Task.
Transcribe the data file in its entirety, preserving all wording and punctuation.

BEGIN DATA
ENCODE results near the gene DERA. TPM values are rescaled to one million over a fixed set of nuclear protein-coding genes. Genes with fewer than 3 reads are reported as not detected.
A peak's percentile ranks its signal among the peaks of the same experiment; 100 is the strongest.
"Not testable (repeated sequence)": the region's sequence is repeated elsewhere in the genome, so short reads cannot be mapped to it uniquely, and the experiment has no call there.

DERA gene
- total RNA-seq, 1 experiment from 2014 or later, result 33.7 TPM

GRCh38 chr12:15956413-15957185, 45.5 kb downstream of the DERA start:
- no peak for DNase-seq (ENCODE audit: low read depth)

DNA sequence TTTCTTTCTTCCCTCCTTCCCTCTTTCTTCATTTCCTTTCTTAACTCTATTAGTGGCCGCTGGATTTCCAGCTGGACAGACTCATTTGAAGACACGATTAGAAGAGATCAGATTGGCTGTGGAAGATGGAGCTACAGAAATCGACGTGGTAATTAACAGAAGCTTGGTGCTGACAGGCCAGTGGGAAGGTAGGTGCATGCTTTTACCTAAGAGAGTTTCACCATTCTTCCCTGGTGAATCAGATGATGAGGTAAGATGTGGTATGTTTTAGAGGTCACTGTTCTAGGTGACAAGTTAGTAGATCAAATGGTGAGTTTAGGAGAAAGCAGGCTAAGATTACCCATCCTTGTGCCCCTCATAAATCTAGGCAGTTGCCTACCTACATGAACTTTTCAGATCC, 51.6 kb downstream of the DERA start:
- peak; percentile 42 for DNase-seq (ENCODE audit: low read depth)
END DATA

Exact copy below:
ENCODE results near the gene DERA. TPM values are rescaled to one million over a fixed set of nuclear protein-coding genes. Genes with fewer than 3 reads are reported as not detected.
A peak's percentile ranks its signal among the peaks of the same experiment; 100 is the strongest.
"Not testable (repeated sequence)": the region's sequence is repeated elsewhere in the genome, so short reads cannot be mapped to it uniquely, and the experiment has no call there.

DERA gene
- total RNA-seq, 1 experiment from 2014 or later, result 33.7 TPM

GRCh38 chr12:15956413-15957185, 45.5 kb downstream of the DERA start:
- no peak for DNase-seq (ENCODE audit: low read depth)

DNA sequence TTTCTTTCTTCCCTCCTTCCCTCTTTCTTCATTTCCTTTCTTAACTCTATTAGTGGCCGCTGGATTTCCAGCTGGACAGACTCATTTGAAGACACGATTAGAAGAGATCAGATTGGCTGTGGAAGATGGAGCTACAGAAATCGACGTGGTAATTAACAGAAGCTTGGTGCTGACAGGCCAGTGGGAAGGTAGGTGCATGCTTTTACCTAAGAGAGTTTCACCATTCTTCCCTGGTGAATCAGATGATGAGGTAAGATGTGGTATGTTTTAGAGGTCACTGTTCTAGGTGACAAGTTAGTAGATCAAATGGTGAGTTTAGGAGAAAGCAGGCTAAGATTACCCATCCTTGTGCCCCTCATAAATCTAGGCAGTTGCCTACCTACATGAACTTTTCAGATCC, 51.6 kb downstream of the DERA start:
- peak; percentile 42 for DNase-seq (ENCODE audit: low read depth)